Streams

Book Power

« previous episode | next episode »

Thursday, June 19, 2008

How much does the theory of intelligent design hold up to scientific scrutiny? Also: a new edition the classic book The Histories, by Herodotus...it chronicles the rise of the Persian Empire and its war with Greek city-states. States of the Union takes a look at Maryland. And on Underreported: how a single book can have a dramatic effect on a country's political climate.

Intelligent Design: Only a Theory

Brown University biologist and evolution proponent Kenneth Miller examines whether the theory of Intelligent Design holds up to scientific scrutiny. In his new book, Only a Theory: Evolution and the Battle for America’s Soul.

Comments [47]

The Histories by Herodotus

Robert Strassler is editor of the new edition of The Histories by Herodotus, a Greek historian living in the 5th century BCE. It’s a history of the rise of the Persian Empire and its war with Greek city-states.

Comments [3]

Clothes Make the Man, Markings Make the Bird

Researchers have found that slightly changing a bird’s appearance also changes its behavior. In a recent study, researchers darkened the reddish breast feathers of male barn swallows using a cheap marker. Within a week, the birds had higher testosterone levels! Dr. Kevin McGraw is co-author of the study and an ...

Comments [2]

States of the Union: Maryland

Find out about Tuesday's special election in Maryland's 4th District, why Maryland attracts so many biotech firms, and how the state became one of the most reliable for Democrats in presidential elections. Lisa Rein covers Maryland politics for the Washington Post and the paper's Maryland Moments ...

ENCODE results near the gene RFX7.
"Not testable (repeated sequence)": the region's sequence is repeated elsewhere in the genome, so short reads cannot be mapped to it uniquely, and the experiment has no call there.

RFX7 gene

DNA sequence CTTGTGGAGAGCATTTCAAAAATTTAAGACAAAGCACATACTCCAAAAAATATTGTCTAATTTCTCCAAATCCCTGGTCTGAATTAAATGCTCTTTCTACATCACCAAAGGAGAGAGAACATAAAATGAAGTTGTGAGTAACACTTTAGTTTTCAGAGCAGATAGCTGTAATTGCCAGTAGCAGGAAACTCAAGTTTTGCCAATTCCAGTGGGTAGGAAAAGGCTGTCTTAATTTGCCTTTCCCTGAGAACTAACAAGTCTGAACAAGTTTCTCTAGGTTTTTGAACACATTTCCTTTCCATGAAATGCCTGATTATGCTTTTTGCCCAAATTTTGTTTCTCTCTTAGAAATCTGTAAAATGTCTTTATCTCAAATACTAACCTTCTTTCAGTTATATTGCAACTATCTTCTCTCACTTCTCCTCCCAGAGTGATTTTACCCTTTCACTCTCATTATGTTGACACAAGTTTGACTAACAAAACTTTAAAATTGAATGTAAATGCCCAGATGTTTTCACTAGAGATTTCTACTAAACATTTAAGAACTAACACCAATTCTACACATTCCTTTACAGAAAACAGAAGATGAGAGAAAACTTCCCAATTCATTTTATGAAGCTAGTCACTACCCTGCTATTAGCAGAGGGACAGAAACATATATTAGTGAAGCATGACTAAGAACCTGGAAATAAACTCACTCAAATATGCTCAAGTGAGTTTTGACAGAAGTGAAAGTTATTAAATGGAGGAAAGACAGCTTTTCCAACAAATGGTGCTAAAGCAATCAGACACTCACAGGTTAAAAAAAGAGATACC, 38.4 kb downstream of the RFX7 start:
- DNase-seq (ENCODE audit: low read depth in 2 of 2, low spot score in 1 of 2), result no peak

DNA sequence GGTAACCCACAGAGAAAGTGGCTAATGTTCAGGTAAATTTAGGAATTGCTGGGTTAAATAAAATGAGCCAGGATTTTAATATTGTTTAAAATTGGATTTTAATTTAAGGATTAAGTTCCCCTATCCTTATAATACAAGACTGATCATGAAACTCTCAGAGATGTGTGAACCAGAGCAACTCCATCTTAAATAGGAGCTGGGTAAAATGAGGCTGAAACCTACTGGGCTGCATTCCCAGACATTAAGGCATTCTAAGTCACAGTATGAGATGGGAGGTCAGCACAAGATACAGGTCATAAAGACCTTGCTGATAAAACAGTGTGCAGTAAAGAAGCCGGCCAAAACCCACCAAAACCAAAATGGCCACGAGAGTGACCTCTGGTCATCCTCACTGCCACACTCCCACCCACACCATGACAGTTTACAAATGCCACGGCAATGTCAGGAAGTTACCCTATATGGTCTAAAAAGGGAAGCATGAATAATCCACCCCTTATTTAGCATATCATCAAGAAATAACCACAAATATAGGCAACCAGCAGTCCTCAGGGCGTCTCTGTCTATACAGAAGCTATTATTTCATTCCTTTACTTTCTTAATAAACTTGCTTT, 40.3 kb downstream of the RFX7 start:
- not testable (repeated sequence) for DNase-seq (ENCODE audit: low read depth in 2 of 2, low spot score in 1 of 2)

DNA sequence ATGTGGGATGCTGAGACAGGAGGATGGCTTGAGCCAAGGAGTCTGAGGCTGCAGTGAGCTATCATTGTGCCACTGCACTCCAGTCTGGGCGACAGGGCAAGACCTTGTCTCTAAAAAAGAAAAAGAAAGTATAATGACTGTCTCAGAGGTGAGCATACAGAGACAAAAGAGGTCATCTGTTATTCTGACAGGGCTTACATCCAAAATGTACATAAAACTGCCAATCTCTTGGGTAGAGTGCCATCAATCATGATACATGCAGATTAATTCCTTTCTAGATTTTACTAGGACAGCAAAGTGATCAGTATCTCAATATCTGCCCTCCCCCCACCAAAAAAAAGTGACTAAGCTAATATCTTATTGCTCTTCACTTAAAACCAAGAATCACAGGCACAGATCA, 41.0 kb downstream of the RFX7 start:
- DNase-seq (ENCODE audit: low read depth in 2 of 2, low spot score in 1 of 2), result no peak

Comments [2]

Underreported: Book Power

When Francisco Goldman's book The Art of Political Murder was published in the U.S., it had ripple effects in Guatemala, where the book was used to prove points by warring factions in the country's civil war. Nathaniel Popper has written a new article, "The Novelist and the ...

Comments [3]

News, weather, Radiolab, Brian Lehrer and more.
Get the best of WNYC in your inbox, every morning.

Leave a Comment

Register for your own account so you can vote on comments, save your favorites, and more. Learn more.
Please stay on topic, be civil, and be brief.
Email addresses are never displayed, but they are required to confirm your comments. Names are displayed with all comments. We reserve the right to edit any comments posted on this site. Please read the Comment Guidelines before posting. By leaving a comment, you agree to New York Public Radio's Privacy Policy and Terms Of Use.